The investigation also found:

"... a number of businesses holding pharmacy licenses that do not dispense drugs, but instead appear to operate for the sole purpose of acquiring short-supply drugs that can be sold into the gray market.... Some gray market wholesalers gain access to shortage drugs by recruiting pharmacies to act as their purchasing agents..."

The impact is far higher drug prices than otherwise for health care facilities, hospitals, and consumers.

The NABP operates several online pharmacy accreditation programs, including the Verified Internet Pharmacy Practice Sites (VIPPS), the Veterinary-Verified Internet Pharmacy Practices Sites (Vet-VIPPS), and the e-Advertiser Approval Program. The NABP has appllied to the Internet Corporation For Assigned Names and Numbers (ICANN) for a specific domain-name to help consumers recognize accredited online pharmacies.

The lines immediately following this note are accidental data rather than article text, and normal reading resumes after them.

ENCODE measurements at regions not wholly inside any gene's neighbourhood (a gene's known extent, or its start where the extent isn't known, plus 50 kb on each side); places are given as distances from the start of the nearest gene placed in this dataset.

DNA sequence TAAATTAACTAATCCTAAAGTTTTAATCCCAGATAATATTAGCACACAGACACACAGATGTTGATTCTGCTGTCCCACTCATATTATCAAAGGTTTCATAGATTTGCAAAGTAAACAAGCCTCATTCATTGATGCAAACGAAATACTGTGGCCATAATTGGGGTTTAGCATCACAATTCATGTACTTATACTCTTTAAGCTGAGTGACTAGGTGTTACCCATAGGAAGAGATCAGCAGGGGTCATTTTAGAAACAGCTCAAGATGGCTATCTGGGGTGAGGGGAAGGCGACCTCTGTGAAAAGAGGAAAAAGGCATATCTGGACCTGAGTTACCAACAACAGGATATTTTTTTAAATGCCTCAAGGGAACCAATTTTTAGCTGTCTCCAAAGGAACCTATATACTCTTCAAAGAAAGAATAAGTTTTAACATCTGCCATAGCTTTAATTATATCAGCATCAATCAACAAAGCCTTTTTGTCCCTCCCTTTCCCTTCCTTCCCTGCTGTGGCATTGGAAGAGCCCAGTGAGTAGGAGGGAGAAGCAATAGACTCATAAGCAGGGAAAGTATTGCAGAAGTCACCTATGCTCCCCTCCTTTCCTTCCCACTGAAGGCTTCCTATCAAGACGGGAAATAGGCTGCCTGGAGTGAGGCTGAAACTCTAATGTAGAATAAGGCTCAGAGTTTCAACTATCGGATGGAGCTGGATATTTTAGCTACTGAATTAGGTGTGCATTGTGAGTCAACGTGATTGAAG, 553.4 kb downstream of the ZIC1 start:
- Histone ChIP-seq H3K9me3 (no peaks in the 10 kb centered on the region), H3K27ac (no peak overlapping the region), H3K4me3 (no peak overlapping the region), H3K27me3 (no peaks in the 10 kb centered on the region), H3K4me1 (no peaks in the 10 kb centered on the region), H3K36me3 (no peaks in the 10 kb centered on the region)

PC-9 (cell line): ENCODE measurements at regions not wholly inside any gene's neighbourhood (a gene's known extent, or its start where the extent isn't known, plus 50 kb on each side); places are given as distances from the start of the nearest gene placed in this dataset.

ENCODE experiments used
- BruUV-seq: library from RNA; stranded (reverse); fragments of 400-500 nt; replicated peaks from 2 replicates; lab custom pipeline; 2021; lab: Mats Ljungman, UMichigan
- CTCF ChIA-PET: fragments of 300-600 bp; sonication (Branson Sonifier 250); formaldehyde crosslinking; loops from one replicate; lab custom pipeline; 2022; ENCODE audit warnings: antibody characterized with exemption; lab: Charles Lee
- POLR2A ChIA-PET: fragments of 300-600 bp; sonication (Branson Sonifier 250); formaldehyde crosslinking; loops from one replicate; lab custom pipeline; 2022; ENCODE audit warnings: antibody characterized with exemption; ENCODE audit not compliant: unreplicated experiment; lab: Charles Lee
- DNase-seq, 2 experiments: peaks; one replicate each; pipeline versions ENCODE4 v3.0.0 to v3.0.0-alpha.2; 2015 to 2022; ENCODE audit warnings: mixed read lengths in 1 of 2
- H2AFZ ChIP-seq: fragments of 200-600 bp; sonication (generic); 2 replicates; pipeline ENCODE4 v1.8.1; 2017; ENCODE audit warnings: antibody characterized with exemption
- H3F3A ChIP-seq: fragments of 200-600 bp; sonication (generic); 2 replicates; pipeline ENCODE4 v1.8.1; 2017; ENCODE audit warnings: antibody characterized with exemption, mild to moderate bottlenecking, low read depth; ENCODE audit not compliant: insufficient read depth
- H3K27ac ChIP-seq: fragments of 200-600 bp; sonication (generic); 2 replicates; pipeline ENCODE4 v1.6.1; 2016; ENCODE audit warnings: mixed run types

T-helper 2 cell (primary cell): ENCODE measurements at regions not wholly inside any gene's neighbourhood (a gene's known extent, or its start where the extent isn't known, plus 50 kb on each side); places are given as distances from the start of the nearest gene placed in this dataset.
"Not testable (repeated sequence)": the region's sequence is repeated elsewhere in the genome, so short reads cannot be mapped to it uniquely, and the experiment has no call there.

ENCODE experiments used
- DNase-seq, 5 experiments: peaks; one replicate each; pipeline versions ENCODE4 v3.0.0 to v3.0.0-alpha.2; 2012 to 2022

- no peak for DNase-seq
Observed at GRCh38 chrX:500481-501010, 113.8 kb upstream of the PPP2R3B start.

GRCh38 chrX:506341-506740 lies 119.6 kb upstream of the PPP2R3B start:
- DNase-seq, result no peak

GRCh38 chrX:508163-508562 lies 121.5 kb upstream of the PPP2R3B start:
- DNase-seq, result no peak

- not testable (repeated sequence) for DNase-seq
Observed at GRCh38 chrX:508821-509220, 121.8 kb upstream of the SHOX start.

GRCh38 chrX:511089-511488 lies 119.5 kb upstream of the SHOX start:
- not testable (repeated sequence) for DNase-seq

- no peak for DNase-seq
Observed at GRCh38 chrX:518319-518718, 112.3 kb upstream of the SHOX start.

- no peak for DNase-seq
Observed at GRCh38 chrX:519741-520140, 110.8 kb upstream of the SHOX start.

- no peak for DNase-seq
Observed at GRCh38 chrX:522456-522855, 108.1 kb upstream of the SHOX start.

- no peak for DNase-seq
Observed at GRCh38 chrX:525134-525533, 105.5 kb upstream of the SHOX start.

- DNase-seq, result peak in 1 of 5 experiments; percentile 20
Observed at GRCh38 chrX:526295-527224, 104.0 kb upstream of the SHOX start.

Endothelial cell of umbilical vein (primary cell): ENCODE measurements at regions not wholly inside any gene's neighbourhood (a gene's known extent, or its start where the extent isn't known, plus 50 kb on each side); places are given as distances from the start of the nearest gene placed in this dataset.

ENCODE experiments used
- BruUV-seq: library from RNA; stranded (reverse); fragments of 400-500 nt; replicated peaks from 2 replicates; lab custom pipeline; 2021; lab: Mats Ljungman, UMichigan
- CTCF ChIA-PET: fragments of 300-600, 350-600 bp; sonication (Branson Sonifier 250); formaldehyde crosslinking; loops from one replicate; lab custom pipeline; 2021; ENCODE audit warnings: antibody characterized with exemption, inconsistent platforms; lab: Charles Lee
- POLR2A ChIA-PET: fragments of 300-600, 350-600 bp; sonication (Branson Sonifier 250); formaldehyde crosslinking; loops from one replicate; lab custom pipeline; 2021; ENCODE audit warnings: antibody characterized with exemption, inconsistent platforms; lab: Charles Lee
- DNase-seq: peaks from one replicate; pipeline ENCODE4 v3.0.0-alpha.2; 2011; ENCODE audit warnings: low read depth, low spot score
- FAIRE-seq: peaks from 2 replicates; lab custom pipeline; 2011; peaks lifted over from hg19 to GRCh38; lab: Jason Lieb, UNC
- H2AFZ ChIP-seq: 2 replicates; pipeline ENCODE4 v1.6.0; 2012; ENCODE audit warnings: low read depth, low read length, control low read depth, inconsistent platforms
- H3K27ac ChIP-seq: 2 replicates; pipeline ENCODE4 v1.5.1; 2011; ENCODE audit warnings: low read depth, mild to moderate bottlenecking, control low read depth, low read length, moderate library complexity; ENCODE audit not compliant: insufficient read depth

To protect yourself online, experts advise consumers to:

  1. Buy drugs online from reputable stores you already know
  2. Look for NABP VIPPS and Vet-VIPPS symbols when shopping
  3. Visit, which maintains lists of both NABP-recommended and not-recommended online pharmacy websites
  4. Visit operated by the Center for Safe Internet Pharmacies (CSIP), which contains a tool for patients to check if doctors in their state purchased counterfeit cancer medications
  5. Watch this public service announcement produced by the CISP:

Download the full NABP report: "Internet Drug Outlet Identification Program Progress Report for State and Federal Regulators: April 2012" (Adobe PDF).